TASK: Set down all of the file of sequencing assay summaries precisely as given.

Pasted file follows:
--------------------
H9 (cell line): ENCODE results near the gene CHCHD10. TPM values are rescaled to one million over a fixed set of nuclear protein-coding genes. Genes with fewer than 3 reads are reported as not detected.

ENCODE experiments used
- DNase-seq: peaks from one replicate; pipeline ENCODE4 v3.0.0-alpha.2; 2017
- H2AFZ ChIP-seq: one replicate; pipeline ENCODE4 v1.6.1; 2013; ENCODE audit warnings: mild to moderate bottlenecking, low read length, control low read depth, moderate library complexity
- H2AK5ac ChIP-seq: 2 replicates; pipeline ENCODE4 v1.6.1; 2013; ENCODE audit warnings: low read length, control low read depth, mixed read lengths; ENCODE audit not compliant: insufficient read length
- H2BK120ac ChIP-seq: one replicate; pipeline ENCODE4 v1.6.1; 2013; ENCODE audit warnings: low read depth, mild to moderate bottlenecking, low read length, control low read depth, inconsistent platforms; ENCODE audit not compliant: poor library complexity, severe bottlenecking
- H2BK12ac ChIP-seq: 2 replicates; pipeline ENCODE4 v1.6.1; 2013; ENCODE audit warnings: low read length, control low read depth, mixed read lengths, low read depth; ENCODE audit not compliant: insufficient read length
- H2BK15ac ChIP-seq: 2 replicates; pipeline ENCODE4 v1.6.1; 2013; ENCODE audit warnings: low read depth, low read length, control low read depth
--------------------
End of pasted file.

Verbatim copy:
H9 (cell line): ENCODE results near the gene CHCHD10. TPM values are rescaled to one million over a fixed set of nuclear protein-coding genes. Genes with fewer than 3 reads are reported as not detected.

ENCODE experiments used
- DNase-seq: peaks from one replicate; pipeline ENCODE4 v3.0.0-alpha.2; 2017
- H2AFZ ChIP-seq: one replicate; pipeline ENCODE4 v1.6.1; 2013; ENCODE audit warnings: mild to moderate bottlenecking, low read length, control low read depth, moderate library complexity
- H2AK5ac ChIP-seq: 2 replicates; pipeline ENCODE4 v1.6.1; 2013; ENCODE audit warnings: low read length, control low read depth, mixed read lengths; ENCODE audit not compliant: insufficient read length
- H2BK120ac ChIP-seq: one replicate; pipeline ENCODE4 v1.6.1; 2013; ENCODE audit warnings: low read depth, mild to moderate bottlenecking, low read length, control low read depth, inconsistent platforms; ENCODE audit not compliant: poor library complexity, severe bottlenecking
- H2BK12ac ChIP-seq: 2 replicates; pipeline ENCODE4 v1.6.1; 2013; ENCODE audit warnings: low read length, control low read depth, mixed read lengths, low read depth; ENCODE audit not compliant: insufficient read length
- H2BK15ac ChIP-seq: 2 replicates; pipeline ENCODE4 v1.6.1; 2013; ENCODE audit warnings: low read depth, low read length, control low read depth